Still more questions than answers as far as Brexit is concerned and difficult for those of us in the pig industry to work out all the implications of the deal/no deal situation at a time when the clock is running out of steam – rather like an edition of Masterchef where contestants have no menus and will soon be out of time.
The SPP continues to slide dropping by 0.97p to 151.05p with a significant backlog of pigs still in the system and many of them in the overweight category too, in some in cases at nominal values.
Weekly contribution prices have generally remained in the 134p-141p bracket.
With one of the major spot buyers’ throughputs affected by Covid, very little market evidence of spot values is available and where there is any space for one-off loads, sellers may have to face bids as low as 120p, although regular sellers might be able to achieve closer to 130p, but in any event, still well below cost of production.
Unfortunately, the domestic market continues to be undercut by very cheap imported pork with the influential German producer price quoted at 1.19 EUR which is equivalent to little more than 110p/kg.
Cull sow volumes at what is normally one of the busiest periods of the year have also been adversely affected by Covid restrictions, although the import/export pig meat market has been helped to some extent by the fall in the value of the Pound and a stronger Euro which traded today worth 91.7p but this was not enough to stimulate a better cull price which remains in and around 40p/kg, space permitting.
Weaner space remains as tight as Scrooge although the latest AHDB 7kg ex farm average which consists mainly of RSPCA Assured pigs, remains reasonably firm at £39.57/head, but spot and Red Tractor 7kg pigs are at a significant discount and in some cases closer to £35/head. 30kg weaner values are continuing to reflect buyers’ concerns over high feed costs, with the result that 30kg weaners have in the main traded around £15-£20 per head more than their 7kg counterparts.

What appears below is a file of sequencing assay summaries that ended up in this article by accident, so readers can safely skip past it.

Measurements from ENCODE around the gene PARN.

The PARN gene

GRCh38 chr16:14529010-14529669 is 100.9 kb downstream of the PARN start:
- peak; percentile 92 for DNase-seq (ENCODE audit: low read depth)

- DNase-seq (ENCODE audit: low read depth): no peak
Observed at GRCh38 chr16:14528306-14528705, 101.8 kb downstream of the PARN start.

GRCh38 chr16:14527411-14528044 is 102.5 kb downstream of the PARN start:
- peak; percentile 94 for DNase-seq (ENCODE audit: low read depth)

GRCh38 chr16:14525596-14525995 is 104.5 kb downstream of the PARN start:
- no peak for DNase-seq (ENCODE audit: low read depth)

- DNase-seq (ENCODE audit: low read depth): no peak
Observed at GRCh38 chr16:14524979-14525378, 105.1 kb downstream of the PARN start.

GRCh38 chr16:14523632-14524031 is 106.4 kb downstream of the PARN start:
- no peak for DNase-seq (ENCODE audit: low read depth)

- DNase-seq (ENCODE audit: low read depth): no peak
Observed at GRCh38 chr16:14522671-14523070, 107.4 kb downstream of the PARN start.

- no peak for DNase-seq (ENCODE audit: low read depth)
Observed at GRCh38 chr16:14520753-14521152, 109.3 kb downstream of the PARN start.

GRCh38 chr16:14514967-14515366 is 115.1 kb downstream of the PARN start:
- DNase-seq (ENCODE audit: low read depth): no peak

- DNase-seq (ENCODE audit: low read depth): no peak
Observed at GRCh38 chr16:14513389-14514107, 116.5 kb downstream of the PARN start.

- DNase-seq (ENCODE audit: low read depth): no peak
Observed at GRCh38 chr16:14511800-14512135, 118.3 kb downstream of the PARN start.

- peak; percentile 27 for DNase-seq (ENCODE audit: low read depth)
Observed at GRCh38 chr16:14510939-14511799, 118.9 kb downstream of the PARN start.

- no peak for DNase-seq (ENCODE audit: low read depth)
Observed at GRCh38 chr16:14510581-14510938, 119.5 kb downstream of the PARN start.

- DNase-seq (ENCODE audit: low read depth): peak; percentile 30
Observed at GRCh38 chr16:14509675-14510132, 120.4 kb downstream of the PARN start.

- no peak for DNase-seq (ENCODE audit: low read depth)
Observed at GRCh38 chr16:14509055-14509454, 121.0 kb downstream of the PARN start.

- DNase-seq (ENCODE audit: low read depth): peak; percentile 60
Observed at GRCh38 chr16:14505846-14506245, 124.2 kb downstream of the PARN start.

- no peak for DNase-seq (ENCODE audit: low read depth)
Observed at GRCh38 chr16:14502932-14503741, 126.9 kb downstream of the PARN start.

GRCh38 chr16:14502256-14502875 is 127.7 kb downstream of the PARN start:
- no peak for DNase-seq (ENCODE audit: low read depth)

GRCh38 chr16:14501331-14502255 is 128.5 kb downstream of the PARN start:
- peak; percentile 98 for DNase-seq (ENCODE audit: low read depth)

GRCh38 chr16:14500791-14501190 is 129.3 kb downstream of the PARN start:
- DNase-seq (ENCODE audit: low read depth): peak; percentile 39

Feed costs remain on the expensive side with UK feed wheat quoted on the futures market at £198/t for January and for September trades at £160/t. January feed barley prices have remained static at £154/t. Ex farm spot feed wheat has recently been traded in the £186/t region with weaker Sterling supporting UK cereal prices. Hipro soya values remain at high levels with January-April traded at £380/t and June-October at £362/t.
And finally, on the basis that in some cases every cloud has a silver lining, there could perhaps be a rise in UK pig prices if as a result of the Brexit related traffic chaos and import tariffs, foreign pig meat imports heading this way might be compromised. With the UK only around 55% self sufficient in pork, this could open the door for UK pig meat values to increase in the interim, but this, if it happens, could well be a case of short term gain and long term pain – or every silver lining having a cloud.